Competition not enough for new networks: EU official

BRUSSELS — Europe’s top IT policy maker doesn’t believe that competition in the market is sufficient to drive investment in next generation networks on the continent.
Robert Madelin, head of the European Commission’s department for the information society (DG Infso), is in charge of making policy recommendations to achieve the Commission’s digital agenda targets — one of which is for every European citizen to have access to 30 Mbps (megabits per second) broadband by 2020 with half of all subscribers connected to 100 Mbps services.
However, speaking to on Friday, Madelin said that “Europe’s top decision makers today are not paying enough attention to the need to build tomorrow’s infrastructure … I don’t believe that the ladder of investment reaches to NGN [next generation networks] investment levels.”
Next month, the Commission is due to present a proposal on how European Union countries should promote investment in ultra-high speed fiber broadband. One likely recommendation is for reduced rates for access to copper networks of incumbent operators where no investments are being made in NGN, but with level or even raised rates in places where operators do invest in fibre optic pipes.
“We want to give economically sound principles to countries’ regulators to help them set regulated copper prices and we are identifying the most appropriate costing methodologies,” said Madelin’s boss, digital agenda commissioner Neelie Kroes, earlier this month.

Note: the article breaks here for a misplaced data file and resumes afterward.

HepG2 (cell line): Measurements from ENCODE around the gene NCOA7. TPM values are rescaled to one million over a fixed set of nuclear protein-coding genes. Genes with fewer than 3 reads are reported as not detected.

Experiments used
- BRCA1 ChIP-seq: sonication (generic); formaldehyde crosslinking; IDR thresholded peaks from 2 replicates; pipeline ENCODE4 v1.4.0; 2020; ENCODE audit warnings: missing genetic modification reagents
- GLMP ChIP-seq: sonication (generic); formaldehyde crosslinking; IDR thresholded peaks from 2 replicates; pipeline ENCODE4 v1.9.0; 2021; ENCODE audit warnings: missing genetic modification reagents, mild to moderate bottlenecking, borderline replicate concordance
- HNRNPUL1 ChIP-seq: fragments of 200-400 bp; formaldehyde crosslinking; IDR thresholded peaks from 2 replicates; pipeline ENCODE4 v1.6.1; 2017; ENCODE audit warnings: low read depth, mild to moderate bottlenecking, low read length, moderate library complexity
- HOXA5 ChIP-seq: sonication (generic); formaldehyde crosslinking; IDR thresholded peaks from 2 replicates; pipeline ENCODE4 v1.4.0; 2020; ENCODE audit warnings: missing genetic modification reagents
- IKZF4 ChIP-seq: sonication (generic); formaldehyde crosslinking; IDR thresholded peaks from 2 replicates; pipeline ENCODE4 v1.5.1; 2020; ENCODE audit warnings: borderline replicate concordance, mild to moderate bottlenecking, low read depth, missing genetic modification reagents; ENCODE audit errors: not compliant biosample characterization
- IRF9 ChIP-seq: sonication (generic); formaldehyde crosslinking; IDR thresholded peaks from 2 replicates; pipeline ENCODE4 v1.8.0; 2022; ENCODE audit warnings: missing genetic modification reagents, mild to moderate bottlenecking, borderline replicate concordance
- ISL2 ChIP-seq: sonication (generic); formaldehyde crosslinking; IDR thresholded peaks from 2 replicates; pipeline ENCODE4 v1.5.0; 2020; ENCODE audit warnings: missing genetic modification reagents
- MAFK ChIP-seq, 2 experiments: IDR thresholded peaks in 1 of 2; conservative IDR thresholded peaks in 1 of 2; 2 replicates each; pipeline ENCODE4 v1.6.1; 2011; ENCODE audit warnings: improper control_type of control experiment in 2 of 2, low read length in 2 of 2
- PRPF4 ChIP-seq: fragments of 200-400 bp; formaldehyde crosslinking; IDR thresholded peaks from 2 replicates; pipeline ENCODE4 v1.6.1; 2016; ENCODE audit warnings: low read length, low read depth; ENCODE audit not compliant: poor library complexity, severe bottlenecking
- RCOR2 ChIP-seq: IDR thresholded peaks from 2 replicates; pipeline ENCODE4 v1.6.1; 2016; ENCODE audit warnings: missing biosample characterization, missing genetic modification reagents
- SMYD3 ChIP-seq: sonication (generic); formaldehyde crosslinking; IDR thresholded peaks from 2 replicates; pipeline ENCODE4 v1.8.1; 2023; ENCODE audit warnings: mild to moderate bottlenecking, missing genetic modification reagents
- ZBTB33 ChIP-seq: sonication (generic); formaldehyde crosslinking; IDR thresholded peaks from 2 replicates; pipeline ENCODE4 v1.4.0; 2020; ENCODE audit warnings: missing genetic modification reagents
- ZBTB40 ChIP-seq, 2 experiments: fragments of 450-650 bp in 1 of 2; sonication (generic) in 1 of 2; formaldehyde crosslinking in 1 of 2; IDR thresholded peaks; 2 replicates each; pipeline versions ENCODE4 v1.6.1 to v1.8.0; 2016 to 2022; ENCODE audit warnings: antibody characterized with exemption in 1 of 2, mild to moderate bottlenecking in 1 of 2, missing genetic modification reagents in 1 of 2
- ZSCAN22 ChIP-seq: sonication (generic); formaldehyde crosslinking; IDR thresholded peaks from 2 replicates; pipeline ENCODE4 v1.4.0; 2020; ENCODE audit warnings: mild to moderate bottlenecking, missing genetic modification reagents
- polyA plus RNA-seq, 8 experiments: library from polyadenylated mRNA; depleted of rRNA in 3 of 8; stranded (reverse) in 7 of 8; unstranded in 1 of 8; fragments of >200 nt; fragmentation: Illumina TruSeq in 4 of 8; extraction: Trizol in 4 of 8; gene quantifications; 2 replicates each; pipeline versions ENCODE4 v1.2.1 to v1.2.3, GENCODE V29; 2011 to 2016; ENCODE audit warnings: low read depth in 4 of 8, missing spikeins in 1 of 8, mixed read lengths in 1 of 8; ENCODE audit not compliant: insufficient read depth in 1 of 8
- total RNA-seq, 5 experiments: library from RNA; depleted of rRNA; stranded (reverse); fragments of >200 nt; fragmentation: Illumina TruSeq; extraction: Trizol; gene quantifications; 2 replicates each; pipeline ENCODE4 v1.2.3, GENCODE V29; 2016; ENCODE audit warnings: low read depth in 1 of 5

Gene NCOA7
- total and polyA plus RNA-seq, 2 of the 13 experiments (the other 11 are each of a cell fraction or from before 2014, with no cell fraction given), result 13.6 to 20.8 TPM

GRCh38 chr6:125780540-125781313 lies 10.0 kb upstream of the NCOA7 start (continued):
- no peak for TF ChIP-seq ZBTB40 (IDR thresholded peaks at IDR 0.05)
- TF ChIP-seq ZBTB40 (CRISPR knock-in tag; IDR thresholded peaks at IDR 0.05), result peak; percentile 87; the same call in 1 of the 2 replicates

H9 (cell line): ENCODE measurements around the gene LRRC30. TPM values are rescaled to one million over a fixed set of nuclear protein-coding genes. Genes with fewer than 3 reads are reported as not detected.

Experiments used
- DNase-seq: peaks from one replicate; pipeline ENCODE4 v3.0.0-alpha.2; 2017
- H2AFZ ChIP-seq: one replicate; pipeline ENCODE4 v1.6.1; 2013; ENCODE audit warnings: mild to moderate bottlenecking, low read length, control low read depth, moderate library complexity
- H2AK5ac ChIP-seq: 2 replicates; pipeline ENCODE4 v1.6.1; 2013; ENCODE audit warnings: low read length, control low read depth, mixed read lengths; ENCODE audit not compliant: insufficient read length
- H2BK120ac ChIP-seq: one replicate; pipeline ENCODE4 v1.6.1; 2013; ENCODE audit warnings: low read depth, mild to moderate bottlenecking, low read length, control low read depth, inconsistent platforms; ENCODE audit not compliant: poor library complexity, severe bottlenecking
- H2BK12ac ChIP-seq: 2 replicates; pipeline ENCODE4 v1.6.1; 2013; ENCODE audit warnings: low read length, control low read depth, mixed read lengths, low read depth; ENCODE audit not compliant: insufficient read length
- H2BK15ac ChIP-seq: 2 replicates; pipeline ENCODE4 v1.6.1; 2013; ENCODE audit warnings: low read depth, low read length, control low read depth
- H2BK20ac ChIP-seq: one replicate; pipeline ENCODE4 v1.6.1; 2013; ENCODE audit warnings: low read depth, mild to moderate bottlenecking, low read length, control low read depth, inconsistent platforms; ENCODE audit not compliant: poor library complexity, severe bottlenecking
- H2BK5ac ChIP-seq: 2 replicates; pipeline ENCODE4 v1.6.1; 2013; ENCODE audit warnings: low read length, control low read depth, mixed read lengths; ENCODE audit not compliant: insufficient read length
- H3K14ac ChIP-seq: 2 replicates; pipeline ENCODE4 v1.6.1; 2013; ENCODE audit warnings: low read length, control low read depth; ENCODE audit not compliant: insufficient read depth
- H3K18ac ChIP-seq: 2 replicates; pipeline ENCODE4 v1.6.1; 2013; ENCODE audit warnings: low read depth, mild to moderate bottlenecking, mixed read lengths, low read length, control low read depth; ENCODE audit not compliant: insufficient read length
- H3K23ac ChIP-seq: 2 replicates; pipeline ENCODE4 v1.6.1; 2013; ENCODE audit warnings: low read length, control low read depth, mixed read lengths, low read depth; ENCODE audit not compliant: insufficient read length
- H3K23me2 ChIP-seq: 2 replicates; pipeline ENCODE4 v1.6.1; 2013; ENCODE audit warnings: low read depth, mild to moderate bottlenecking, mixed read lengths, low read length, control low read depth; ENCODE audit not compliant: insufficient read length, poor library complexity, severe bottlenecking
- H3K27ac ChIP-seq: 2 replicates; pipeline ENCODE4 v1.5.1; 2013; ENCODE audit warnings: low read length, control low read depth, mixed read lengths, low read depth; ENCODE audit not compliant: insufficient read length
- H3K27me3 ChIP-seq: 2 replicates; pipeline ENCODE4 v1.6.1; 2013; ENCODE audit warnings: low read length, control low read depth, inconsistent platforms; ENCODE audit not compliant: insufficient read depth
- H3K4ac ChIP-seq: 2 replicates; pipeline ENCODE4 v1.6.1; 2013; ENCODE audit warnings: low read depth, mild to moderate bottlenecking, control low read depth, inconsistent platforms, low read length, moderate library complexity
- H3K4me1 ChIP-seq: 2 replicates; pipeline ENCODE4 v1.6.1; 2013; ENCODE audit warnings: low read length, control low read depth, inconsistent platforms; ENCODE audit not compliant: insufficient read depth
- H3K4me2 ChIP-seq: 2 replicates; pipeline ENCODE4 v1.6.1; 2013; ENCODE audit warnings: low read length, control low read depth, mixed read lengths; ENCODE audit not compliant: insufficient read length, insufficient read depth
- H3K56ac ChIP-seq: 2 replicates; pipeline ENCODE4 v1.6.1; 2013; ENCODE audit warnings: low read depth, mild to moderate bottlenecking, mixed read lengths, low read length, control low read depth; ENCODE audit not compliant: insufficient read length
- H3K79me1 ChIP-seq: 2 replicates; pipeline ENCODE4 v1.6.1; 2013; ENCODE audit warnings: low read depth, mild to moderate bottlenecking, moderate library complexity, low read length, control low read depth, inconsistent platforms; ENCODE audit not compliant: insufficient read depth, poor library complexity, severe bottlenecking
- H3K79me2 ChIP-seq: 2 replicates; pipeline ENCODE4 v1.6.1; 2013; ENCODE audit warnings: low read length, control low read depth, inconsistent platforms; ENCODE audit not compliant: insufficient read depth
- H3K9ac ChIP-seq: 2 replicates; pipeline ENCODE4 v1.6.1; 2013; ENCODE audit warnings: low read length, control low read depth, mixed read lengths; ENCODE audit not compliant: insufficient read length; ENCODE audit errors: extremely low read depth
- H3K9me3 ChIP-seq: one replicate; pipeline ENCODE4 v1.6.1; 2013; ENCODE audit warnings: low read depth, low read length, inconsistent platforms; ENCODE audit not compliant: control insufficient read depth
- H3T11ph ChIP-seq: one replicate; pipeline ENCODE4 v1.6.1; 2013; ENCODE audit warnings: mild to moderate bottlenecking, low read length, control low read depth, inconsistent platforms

But telecoms operators argue that such heavy regulation is stifling their ability to invest in the roll-out of next generation fiber networks in Europe. According to ETNO, the European Telecommunications Network Operators Association, fiber networks won’t be profitable for decades and caps on prices for access to copper networks discourages investment in fiber. Access to older copper networks should be allowed to rise where costs increase, the group said.
A recent report commissioned by Spanish carrier Telefónica and Telecom Italia maintains that “cable is the best option for delivering 100Mbps coverage quickly in those member states where there is an existing cable footprint, since less effort is required to upgrade it. However, for widespread 100Mbps coverage across the EU, other competing technologies are necessary and will be deployed gradually at a speed that is very much dependent on the regulatory framework.”
The 100Mbps 2020 targets are likely to be hit by only six member states, Belgium, Denmark, Germany, Finland, the Netherlands and Portugal, the report states.
(In Canada the federal government has promised its digital economy strategy will be released before the end of the year. The country’s largest cities have cable operators offering residences speeds of at least up to 75 Mbps. Calgary-based Shaw Communications has been testing 1 Gpbs connectivity in limited areas. BCE Inc.’s Bell Canada and Telus Communications are spending on fibre optic lines to be able to offer comparable speeds. )
(With an add from ComputerWorld Canada)

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